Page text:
No matter how amazing your products are, if they don’t arrive at their destination in one piece or attract customers once they are on the shelves, your business will not succeed. When it comes to packing and shipping products, therefore, businesses need to consider both their primary and secondary packaging, each of which serves an important purpose when it comes to getting a product from the warehouse to the store. This article looks at the differences between primary and secondary packaging and why they are both important.
Primary packaging is the packaging seen by the consumer, the person picking up your product from the shelf and taking it home with them to use. It is the last piece of packaging between the person and the product itself. As such, it serves a practical purpose, and it also offers a great marketing opportunity for a business, one that shouldn’t be forgotten.
When developing and designing your primary industrial packaging, think about the messages you might want to get across about your business: who you are, what you do and what you stand for. All of these have an impact on a customer’s perception and the likelihood that they will continue to buy your product. Think of your primary packaging as a billboard for your brand and make it count.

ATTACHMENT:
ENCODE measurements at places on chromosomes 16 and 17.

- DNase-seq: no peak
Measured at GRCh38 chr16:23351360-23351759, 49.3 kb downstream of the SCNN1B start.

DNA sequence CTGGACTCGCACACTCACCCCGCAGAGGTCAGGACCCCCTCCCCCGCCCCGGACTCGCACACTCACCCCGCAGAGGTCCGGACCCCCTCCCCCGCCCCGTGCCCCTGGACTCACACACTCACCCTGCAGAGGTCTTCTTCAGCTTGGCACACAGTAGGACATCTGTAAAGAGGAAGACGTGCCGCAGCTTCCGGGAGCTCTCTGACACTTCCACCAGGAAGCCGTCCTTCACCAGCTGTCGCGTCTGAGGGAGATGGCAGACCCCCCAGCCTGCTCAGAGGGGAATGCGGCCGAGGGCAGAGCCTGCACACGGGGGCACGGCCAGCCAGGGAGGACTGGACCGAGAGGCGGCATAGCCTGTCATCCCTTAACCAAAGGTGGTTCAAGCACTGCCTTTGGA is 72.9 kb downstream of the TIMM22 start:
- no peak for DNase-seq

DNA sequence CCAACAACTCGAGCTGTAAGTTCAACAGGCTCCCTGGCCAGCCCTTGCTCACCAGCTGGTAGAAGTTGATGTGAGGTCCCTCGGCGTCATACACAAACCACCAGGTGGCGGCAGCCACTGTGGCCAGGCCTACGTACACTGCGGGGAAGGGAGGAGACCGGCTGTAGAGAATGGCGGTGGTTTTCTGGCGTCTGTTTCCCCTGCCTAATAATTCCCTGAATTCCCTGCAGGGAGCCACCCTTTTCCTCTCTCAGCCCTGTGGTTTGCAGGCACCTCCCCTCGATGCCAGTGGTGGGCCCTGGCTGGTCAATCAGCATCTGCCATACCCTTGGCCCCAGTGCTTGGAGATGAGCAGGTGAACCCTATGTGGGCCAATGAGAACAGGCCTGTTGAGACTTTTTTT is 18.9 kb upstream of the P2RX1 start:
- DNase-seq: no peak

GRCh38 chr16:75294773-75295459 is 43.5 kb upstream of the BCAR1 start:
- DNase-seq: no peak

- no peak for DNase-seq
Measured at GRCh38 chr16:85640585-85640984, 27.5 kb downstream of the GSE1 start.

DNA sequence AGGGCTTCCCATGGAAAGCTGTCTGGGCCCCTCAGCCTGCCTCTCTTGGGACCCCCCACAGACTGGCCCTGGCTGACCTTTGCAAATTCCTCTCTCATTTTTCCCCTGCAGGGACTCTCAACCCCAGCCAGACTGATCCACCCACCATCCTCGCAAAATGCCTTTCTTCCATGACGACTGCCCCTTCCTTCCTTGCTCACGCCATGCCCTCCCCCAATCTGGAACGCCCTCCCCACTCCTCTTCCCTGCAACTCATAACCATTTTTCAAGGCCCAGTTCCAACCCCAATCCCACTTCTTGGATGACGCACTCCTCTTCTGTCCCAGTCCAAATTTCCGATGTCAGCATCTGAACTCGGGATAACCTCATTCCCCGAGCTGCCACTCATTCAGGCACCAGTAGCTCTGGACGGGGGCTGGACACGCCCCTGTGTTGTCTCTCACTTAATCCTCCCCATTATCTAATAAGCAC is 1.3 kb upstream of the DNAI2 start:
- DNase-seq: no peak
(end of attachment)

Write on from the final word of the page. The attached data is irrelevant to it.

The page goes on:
At the same time, don’t forget that your primary packaging needs to be practical. The last thing your customer wants is to find they open the packaging and their purchase is damaged or pieces are missing. Finding the balance, then, between form and function is key, and you should work with your industrial packaging company to get this right.
Damaged or lost items will have a negative impact on how your products and your company are seen by consumers. It could lead to a loss of business, as customers look to your competitors to see if their products are better or to their posting reviews which put potential customers off your brand.
Items don’t just get damaged or lost through primary packaging. They can get lost or damaged during secondary packaging too. This is the industrial packaging that is used when moving a product from the factory to the distribution centre or shop, and it’s often used to bundle a batch of products together. Once the package arrives at the centre or shop, it will be removed.
While secondary packaging can still be used to market your brand, displaying a logo or key messages, for example, practicality should be the priority here. You need the packaging to be easy for distribution workers to open without risking the product inside being damaged. Think about how the packaging will be opened and what you can do to help the staff opening it – providing directions for where to open a box for example.
Also, think about how it will be shipped. Secondary packaging needs to be strong and durable, easy to handle and transport. The utility should always take precedence over appearance here, if you want your products to arrive at their destination safely.